Here, we describe a VMD extension called AutoIMD (where
IMD stands for Interactive Molecular Dynamics). The purpose of
this tool is to automatically setup a NAMD simulation that can be
visualized in real-time in VMD. AutoIMD takes care of generating
all the necessary files (PDB/PSF/NAMD config) and of launching and
connecting to a NAMD simulation. Once you have connected VMD to a
running simulation, you can see your molecule's motion as it is
1. In VMD and in the nanotubes working directory, load
the files imdnanotube.psf and imdnanotube.pdb into a new
2. Create a new representation for the molecule in VMD. Select
only atoms of the nanotube for the new representation by typing carbon into the atom selection window. Choose the Charge
Coloring Method. This will display different charges using different
To get started with AutoIMD, follow these steps:
3. Open the AutoIMD window through the VMD Extensions Simulation AutoIMD menu item.
4. In the AutoIMD window, select the Settings Simulation Parameters... menu item. A new
window should pop up (Fig. 3). In this new
window, completely erase the contents of the text input field named
CHARMM Params, and then click on the Add...
button. You will now need to locate the CHARMM parameter file called
par_nanotubes.inp in the nanotubes working directory
and click on Open. When you have specified the right
parameter file, you can dismiss the Simulation Parameters window
(by clicking on its close box).
AutoIMD allows you to specify a region of your molecule that
you wish to simulate. To do this, it separates the molecule into three
regions: a molten region, a fixed region and an excluded
region. The molten region is the one that will be moving in the simulation.
To hold the molten region in place, AutoIMD finds all the atoms that
surround it (this is the fixed region) and uses them as unmoving
constraints for the molten region. Atoms that are very far from the
molten region are not simulated in order to make the simulation faster;
they constitute the excluded region.
5. In the AutoIMD window, in the molten selection text input box,
enter same residue as water and
(x*x + y*y < 16) . This corresponds to the cylinder of water of
radius 4 Å that we wish to simulate. The other atoms will
become part of the ``fixed" region.
6. Then, choose Local from the next menu in the
window. This will make the simulation run on your local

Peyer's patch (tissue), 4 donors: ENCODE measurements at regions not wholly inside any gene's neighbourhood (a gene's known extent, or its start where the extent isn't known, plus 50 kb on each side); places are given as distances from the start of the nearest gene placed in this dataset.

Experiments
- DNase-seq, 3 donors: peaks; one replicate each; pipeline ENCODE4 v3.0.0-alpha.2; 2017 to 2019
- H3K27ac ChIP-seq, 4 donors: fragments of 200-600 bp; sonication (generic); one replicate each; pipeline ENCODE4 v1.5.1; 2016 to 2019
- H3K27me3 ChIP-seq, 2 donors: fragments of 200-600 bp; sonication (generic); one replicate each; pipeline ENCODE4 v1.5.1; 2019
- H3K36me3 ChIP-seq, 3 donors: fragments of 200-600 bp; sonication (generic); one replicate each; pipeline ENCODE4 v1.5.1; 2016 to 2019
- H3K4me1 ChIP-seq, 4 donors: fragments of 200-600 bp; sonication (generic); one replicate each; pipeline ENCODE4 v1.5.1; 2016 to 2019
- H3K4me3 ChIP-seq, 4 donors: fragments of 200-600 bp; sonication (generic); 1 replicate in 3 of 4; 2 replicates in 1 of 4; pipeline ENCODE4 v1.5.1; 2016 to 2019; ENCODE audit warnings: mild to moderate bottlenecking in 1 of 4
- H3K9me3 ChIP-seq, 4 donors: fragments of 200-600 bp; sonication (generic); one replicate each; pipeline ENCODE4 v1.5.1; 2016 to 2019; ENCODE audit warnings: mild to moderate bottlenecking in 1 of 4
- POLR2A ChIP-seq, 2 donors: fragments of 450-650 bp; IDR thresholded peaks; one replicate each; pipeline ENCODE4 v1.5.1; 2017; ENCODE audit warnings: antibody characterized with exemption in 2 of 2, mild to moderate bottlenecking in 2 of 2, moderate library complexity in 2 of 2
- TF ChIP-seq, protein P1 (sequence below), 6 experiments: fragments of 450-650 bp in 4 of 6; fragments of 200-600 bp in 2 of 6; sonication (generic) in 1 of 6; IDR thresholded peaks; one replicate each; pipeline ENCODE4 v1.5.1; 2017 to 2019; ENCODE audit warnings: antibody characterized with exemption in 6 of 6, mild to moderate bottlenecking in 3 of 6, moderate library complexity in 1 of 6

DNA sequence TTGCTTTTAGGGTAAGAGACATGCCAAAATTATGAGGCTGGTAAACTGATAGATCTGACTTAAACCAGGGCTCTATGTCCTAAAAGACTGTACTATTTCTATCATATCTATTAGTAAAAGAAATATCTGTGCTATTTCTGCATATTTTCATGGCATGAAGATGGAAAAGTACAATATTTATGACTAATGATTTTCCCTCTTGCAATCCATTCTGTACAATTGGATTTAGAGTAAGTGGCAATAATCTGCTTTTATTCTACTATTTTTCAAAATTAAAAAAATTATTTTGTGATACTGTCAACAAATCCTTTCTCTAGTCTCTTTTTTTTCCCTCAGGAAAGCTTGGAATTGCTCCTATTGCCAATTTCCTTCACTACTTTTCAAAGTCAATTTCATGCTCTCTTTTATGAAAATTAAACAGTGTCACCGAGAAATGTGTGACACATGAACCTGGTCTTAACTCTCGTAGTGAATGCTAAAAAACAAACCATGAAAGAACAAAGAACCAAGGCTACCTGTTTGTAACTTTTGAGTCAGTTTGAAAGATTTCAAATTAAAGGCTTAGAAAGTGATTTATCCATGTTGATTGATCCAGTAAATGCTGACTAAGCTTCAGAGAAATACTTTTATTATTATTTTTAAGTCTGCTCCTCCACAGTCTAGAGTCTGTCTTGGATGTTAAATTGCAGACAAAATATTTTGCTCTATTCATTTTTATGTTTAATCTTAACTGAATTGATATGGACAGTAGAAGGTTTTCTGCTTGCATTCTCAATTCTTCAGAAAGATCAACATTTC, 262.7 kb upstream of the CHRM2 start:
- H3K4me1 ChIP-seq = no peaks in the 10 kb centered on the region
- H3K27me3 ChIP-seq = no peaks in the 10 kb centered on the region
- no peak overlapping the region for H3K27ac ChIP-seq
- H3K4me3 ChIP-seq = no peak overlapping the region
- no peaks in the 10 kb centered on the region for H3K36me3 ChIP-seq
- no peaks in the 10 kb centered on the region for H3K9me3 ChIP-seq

machine. After these steps, your AutoIMD window should look like
7. Now, click on Submit. This should create and launch
a NAMD simulation on your machine. You should now see a second
molecule called AutoIMD Simulation, which will be used to
connect to the running simulation.
NOTE: If AutoIMD asks to create a directory called
autoimd in your home directory, answer Yes.
NOTE: If you get an error message saying: Unable to
open psf file imdnanotube.psf, you need to reload your PSF file
on top of your current molecule one more time and click Submit again.
Windows users: AutoIMD will ask for the location of the
namd2 executable. Simply point it to where you installed NAMD.
8. Finally, click on the Connect button to start
displaying your simulation. After 100 steps of minimization, the
water molecules in your VMD graphics window will begin to
move. There will be a time counter in the AutoIMD window's status
line indicating the minimization steps, and later, the simulation
time (in ps).
NOTE: It might take a few seconds for the NAMD
simulation to get started. During this time, VMD will not be able
to connect and you will see some error messages of the type: Error connecting to localhost on port 2314. This is perfectly
normal, and these errors can be ignored. VMD will connect as soon
as NAMD is ready.
9. The nanotube will appear by default as bunch of chubby spheres.
To see the water through it, select the ``imdhetero" representation in the
AutoIMD molecule, and change the drawing method from VdW
10. When you are done (after, say, 10 ps or more), click on the
Discard button. This will halt the simulation and bring
you back to the molecule as it was before you started AutoIMD. If
you had clicked on Finish instead, the final coordinates
of the simulation would have been saved into your
initial molecule (overwriting the old coordinates).
11. If you want to run a new simulation with different initial
coordinates or modified parameters (or simply to re-run your old
simulation) you would now only need to repeat steps 8 to 10
(i.e., click on Submit, Connect and